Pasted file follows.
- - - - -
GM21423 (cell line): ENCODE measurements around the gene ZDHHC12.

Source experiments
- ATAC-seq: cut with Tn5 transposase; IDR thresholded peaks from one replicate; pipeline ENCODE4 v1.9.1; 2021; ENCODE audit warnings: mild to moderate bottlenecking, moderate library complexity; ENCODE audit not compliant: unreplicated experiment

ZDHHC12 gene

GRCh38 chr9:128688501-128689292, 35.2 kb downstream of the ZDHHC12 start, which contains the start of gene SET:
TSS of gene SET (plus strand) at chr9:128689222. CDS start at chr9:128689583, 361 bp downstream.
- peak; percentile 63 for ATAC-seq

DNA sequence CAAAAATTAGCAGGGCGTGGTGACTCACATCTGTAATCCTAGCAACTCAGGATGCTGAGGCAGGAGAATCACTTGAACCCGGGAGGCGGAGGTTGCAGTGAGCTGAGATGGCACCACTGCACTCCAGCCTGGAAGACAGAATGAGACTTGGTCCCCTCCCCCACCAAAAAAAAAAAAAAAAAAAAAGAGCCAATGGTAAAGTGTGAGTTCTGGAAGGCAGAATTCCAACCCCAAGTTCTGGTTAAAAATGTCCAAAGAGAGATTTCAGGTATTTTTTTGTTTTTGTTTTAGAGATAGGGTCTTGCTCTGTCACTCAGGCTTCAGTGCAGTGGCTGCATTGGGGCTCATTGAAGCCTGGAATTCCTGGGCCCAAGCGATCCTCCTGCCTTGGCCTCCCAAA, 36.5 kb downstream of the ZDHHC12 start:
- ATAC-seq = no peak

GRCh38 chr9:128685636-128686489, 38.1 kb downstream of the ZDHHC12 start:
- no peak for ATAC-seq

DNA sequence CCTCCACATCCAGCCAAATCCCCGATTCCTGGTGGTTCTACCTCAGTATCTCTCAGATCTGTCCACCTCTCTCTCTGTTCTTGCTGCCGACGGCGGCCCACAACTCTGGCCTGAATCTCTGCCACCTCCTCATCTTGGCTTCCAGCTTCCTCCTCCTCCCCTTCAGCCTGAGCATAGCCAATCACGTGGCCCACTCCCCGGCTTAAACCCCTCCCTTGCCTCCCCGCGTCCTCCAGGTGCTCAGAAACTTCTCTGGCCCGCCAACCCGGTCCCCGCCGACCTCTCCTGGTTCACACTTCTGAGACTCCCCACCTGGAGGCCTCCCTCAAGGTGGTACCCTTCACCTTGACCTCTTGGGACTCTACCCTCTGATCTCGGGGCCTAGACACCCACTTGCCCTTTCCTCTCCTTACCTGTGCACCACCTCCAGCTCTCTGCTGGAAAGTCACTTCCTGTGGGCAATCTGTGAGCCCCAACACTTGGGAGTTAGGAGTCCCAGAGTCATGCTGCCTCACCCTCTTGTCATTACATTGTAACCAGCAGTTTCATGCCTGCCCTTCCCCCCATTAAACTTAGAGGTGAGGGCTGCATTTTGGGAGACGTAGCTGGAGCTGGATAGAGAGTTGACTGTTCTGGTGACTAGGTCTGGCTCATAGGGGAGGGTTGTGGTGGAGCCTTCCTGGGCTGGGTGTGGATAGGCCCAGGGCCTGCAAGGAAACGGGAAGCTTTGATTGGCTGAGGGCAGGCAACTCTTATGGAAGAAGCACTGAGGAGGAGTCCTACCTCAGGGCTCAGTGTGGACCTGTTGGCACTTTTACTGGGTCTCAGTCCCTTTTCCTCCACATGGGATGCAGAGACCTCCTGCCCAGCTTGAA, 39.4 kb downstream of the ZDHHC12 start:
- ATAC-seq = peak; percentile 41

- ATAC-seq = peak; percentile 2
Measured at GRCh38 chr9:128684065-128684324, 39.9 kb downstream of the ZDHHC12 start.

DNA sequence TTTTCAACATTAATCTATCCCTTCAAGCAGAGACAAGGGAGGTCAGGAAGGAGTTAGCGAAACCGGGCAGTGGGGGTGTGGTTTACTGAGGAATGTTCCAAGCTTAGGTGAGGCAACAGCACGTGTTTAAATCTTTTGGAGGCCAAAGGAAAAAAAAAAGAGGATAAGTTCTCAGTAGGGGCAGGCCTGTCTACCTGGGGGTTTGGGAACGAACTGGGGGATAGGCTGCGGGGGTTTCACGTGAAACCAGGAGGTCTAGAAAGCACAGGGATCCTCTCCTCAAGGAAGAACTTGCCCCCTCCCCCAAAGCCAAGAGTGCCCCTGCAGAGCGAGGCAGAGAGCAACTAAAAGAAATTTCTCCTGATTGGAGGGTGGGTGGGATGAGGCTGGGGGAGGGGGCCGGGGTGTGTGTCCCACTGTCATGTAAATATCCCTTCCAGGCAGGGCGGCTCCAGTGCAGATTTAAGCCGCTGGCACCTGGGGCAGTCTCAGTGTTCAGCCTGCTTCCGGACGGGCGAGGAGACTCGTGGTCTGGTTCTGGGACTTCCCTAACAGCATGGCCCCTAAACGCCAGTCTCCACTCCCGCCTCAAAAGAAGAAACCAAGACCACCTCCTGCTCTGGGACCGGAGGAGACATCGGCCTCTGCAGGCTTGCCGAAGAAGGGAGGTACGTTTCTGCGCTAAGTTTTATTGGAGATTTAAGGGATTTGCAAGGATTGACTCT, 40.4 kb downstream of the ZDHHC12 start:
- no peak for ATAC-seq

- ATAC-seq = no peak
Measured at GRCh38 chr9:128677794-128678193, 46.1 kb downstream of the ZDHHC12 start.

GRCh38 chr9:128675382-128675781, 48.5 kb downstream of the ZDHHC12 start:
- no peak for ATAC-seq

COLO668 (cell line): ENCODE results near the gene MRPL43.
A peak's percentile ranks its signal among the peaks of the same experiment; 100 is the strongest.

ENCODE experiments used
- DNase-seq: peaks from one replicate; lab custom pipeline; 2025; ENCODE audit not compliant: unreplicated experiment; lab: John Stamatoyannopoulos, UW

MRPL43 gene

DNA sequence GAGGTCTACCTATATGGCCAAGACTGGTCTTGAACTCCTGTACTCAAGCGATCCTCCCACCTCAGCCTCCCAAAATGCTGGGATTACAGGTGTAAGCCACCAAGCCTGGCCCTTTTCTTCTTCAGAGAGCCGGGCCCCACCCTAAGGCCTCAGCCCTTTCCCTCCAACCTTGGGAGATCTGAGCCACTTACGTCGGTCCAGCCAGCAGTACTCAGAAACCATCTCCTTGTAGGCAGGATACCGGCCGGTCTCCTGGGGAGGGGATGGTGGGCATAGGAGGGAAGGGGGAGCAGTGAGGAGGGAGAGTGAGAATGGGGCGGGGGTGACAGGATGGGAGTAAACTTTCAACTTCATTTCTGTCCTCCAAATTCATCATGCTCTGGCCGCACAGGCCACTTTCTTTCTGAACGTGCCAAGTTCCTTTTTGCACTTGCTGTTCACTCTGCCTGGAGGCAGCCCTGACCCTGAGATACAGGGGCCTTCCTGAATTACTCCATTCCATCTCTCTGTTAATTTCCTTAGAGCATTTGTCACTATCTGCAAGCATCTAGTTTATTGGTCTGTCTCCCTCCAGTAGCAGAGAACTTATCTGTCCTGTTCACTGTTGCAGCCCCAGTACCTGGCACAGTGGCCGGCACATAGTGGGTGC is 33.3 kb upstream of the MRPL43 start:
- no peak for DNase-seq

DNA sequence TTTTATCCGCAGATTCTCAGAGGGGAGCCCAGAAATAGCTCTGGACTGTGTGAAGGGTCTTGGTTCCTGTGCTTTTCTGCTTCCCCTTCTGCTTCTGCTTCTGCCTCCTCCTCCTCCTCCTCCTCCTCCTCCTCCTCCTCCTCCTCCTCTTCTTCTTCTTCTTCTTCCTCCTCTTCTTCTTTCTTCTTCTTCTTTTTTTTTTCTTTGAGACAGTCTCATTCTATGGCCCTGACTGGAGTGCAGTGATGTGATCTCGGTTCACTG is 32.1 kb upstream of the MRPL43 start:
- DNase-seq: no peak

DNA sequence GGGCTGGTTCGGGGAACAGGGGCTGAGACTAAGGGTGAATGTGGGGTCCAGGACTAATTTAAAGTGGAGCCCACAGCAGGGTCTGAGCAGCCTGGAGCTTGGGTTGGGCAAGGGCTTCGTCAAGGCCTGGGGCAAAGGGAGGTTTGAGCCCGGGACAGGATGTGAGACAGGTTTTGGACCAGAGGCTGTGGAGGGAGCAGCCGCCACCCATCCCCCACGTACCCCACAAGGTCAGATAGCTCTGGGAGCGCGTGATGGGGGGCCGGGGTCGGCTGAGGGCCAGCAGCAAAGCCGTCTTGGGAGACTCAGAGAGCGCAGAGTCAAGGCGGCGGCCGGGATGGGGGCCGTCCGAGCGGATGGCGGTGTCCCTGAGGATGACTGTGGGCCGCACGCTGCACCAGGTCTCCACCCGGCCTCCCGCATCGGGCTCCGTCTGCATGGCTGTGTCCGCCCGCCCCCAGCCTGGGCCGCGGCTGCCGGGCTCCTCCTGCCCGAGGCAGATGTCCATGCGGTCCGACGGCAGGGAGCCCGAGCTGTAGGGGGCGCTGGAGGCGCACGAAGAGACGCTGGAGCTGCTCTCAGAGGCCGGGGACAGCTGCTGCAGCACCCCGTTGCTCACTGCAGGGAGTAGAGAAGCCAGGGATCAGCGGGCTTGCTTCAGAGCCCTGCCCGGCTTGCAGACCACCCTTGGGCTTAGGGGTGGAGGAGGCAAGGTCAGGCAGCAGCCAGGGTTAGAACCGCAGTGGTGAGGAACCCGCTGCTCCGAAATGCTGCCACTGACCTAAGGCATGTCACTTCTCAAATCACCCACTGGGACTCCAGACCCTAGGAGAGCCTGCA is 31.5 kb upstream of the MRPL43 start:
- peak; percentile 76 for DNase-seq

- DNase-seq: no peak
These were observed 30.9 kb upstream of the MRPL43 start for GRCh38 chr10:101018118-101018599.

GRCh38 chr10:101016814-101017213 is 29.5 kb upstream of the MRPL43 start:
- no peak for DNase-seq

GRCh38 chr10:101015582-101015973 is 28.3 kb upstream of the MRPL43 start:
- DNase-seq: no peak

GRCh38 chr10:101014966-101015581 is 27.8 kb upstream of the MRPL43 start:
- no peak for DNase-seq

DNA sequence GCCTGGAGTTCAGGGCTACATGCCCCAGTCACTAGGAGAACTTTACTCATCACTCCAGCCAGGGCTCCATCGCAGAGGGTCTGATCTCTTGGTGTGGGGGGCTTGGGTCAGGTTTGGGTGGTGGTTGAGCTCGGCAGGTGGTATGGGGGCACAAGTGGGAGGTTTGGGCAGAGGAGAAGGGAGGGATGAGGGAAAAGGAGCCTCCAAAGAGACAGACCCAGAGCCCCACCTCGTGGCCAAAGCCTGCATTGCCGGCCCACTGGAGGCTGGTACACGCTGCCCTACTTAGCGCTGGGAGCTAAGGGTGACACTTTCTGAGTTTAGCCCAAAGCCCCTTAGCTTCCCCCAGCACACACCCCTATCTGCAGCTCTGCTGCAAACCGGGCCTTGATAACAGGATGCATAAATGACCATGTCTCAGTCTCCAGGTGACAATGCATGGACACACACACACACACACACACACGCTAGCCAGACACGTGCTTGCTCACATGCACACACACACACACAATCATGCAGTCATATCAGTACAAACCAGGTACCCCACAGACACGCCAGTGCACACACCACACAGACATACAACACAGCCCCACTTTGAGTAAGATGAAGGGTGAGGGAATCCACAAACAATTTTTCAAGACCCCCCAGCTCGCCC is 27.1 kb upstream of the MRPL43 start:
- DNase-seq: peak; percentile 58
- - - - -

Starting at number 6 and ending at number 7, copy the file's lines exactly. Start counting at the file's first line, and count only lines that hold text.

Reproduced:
TSS of gene SET (plus strand) at chr9:128689222. CDS start at chr9:128689583, 361 bp downstream.
- peak; percentile 63 for ATAC-seq